Business Companies 21 Sep 2019 Big bang reform: Tax ...

Big bang reform: Tax on companies cut by 10 per cent

Published Sep 21, 2019, 1:03 am IST
Updated Sep 21, 2019, 2:09 am IST
Rate on par with other Asian countries; super rich tax dropped.
Nirmala Sitharaman.
 Nirmala Sitharaman.

Kolkata: Under mounting pressures of an acute demand dearth, investment slowdown, six-year low economic growth and 45-year high unemployment rate, the Centre on Friday slashed corporate tax rates for companies by almost 10 per cent to 25.17 per cent. The fresh fiscal measures announced by finance minister Nirmala Sitharaman come two-and-half-months after she presented her maiden Budget.

The corporate rate structure in India now stands at par with Asian peers like China, South Korea and Indonesia.


Interestingly, companies there pay 25 per cent tax, while those in Malaysia pay 24 per cent. Only Japan has a higher tax than India at 30.6 per cent. Hong Kong has the lowest corporate tax rate of 16.5 per cent while Singapore has 17 per cent rate and Thailand and Vietnam levy 20 per cent tax on companies.

The fresh dose of fiscal measures, which have gone down well with industry and banking circles, will cost the government Rs 1.45 lakh crore in revenue annually. It may potentially derail the country’s fiscal deficit roadmap.

The new structure will be put into practice from April 1, 2019, on the condition that companies will not avail any other incentive or concession such as the tax holiday enjoyed by units in SEZ and accelerated depreciation. The effective tax rate for existing units, after considering surcharges and cess such as Swachh Bharat cess and education cess — which are levied on top of the income and corporate tax rates, will be 25.17 per cent as compared to 34.94 per cent now. For new units it will be 17.01 per cent as opposed to 29.12 per cent now.


The FM hoped that the latest measures will promote growth and investment. She said the government is conscious of the impact this will have on fiscal deficit, but will reconcile the numbers.

No minimum alternate tax for companies
She said that no tax will be charged on share buyback by listed companies that announced such a move prior to July 5.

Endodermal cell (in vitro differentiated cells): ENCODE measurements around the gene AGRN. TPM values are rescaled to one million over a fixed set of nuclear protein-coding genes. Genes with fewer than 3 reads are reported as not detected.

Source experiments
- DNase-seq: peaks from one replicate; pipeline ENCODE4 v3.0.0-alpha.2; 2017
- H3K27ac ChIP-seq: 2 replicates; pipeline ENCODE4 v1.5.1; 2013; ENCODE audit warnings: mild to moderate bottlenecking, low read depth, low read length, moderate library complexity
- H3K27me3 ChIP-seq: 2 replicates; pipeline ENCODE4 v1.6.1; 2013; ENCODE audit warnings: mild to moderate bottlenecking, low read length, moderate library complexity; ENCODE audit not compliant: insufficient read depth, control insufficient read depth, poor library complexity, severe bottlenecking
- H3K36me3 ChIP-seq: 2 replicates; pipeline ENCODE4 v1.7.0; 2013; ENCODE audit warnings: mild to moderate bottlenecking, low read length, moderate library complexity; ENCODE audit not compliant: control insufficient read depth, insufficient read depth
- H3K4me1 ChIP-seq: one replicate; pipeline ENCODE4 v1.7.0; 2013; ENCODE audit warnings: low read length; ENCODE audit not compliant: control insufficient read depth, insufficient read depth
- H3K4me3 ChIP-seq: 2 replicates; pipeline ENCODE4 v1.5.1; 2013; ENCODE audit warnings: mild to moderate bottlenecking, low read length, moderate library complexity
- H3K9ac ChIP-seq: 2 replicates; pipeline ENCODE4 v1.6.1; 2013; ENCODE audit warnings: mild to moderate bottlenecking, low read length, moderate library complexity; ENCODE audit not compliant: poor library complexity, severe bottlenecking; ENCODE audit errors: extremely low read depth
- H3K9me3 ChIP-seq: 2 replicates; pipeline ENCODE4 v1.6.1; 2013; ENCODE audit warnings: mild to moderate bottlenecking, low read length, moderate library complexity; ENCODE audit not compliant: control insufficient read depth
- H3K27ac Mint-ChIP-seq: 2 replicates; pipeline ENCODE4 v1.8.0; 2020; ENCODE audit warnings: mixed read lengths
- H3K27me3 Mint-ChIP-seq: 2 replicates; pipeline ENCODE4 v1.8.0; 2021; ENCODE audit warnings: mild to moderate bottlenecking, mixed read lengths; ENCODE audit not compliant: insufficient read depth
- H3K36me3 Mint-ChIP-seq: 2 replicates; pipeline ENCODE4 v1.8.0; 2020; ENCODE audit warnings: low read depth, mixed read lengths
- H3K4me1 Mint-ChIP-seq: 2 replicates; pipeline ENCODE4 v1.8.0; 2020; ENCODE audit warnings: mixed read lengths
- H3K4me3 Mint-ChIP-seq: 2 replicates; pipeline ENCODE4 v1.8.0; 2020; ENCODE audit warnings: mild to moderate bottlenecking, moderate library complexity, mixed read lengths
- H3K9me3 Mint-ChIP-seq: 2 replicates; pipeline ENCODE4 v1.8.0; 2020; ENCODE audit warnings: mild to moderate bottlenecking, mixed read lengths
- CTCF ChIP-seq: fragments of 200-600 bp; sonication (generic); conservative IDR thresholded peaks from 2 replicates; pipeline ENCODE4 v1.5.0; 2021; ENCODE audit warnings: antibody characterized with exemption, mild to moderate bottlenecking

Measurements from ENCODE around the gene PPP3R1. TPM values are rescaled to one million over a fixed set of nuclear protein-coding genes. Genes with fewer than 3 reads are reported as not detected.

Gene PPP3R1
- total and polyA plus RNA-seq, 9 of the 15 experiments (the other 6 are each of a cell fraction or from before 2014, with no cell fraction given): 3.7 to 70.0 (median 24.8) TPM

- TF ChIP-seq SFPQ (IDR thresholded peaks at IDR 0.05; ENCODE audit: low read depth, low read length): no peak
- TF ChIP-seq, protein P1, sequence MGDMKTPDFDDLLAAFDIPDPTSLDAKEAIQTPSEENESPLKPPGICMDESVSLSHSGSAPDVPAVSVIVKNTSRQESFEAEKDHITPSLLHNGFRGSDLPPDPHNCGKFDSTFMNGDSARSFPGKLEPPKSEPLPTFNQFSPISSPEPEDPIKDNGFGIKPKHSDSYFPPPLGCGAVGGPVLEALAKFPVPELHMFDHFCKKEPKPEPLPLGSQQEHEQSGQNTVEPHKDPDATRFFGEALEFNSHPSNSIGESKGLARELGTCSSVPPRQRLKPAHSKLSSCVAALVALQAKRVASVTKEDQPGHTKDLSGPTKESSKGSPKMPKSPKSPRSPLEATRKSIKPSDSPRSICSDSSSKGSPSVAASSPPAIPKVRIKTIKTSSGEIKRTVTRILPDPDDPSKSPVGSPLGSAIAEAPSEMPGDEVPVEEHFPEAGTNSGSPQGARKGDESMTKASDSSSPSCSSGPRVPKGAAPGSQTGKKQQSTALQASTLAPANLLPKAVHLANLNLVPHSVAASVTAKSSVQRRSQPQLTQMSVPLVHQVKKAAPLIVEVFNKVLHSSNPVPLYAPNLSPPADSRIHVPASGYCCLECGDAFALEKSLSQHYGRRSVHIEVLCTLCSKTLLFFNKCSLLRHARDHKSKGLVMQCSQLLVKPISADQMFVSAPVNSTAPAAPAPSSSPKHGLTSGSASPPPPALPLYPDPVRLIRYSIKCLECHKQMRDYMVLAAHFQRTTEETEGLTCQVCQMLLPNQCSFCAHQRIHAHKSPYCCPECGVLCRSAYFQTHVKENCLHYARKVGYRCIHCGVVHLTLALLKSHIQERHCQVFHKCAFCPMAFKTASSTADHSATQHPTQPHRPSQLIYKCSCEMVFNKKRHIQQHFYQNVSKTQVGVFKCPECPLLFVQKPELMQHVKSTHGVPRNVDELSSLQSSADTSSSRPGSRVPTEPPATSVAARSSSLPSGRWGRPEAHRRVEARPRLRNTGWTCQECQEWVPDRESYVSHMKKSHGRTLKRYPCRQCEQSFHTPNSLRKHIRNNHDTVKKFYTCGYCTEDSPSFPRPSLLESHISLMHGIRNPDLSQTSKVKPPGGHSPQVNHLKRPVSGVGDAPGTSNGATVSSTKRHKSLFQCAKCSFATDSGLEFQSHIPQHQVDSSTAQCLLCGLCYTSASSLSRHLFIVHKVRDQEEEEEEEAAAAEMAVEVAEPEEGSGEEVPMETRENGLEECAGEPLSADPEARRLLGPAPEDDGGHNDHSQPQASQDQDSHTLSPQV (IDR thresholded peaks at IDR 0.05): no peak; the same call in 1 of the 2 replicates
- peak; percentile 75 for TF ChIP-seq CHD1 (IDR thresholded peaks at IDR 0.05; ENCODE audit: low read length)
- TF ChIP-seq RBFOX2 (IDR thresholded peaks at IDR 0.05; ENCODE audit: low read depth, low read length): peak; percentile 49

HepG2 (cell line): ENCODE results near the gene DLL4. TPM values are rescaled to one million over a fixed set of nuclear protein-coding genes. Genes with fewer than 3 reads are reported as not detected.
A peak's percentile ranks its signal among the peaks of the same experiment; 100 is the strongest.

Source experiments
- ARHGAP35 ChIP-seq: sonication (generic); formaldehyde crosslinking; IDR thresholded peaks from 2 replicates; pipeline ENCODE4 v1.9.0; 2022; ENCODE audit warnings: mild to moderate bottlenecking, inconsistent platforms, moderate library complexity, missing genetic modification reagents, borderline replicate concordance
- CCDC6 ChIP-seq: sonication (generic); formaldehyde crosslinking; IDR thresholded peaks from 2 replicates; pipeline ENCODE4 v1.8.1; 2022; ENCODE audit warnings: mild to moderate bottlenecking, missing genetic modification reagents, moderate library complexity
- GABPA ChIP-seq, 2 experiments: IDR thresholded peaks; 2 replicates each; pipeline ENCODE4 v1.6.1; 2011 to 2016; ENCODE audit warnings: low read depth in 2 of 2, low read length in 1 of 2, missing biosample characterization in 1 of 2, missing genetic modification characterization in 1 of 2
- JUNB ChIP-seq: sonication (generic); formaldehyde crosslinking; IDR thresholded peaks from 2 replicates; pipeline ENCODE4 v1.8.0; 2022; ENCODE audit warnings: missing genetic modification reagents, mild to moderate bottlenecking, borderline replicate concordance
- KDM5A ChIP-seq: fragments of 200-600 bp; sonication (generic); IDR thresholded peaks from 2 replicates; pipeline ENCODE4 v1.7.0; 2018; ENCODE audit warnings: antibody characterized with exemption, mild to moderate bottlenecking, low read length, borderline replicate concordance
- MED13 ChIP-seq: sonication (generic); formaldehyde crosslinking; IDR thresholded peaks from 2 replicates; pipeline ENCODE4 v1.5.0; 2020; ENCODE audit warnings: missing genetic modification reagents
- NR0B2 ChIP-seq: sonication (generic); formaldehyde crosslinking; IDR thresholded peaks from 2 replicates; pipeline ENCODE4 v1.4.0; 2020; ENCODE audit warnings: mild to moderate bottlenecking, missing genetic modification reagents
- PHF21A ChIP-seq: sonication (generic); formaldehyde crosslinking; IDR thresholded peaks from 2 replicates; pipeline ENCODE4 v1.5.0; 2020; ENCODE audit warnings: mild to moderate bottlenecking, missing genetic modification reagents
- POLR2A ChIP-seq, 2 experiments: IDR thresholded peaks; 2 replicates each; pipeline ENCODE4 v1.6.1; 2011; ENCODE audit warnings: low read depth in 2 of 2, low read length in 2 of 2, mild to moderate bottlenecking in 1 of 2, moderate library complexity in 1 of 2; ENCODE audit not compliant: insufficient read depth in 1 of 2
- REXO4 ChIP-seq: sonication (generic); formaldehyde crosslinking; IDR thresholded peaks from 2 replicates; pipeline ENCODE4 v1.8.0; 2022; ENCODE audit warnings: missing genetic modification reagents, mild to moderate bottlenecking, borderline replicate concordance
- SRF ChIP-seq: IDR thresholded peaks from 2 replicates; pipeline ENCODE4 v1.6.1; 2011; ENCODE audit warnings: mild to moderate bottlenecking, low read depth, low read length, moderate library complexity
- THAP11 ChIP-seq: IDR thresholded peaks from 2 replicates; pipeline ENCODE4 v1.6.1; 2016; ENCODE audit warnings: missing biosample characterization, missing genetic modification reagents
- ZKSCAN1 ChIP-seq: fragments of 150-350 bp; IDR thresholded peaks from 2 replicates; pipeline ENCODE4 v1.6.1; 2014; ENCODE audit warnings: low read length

Also, the super-rich tax by way of enhanced surcharge on income, as announced in the July 5 Budget, will not apply to capital gains arising on equity sale or equity-oriented funds liable to securities transaction tax (STT) with a view to stabilise the flow of funds into capital markets.


In the new scheme of things, the companies will not have to pay minimum alternate tax (MAT). Any company which does not opt for concessional tax regime and avails tax exemptions or incentives shall continue to pay tax at pre-amended rates. “These companies can opt for concessional tax regime after the expiry of tax holiday or exemption,” she said.

To provide relief to companies which continue to avail exemptions and incentives, rate of MAT has been reduced from existing 18.5 per cent to 15 per cent. The mandatory two per cent CSR spending will include government, PSU incubators and public-funded education entities.


India’s business and banking circles were prompt in lapping it up. Anil Agarwal, executive chairman, Vedanta Resources, said that the reduction of corporate taxes, including surcharges and cess, will significantly boost the economy and will provide a huge impetus for the manufacturing and infrastructure sector. “We are confident this step, in coming days, will boost economic growth so that GDP can attain its true potential of 8-9 per cent. The journey looks extremely bright for creation of thousands of jobs in India and helping the country to march towards the $5 trillion-mark,” he said.


SBI chairman Rajnish Kumar, said: “The large reduction in corporate taxes across the spectrum of all companies is perhaps the boldest reform in the last 28 years. Such a rate cut will boost corporate bottomline, facilitate a reduction in product prices. Additionally, the move to incentivise setting up new manufacturing units in India comes at the most opportune time for foreign companies who could be actively looking for opportunities to invest globally. This move could also materially lead to India effectively integrating with the global supply chain and a boost to the Make in India campaign.”


Uday Kotak too echoed similar positive sentiments. “Reducing corporate tax rate to 25 per cent is big bang reform. It allows Indian companies to compete with lower tax jurisdictions like the US. It signals that our government is committed to economic growth and supports legitimate tax abiding companies,” said Kotak.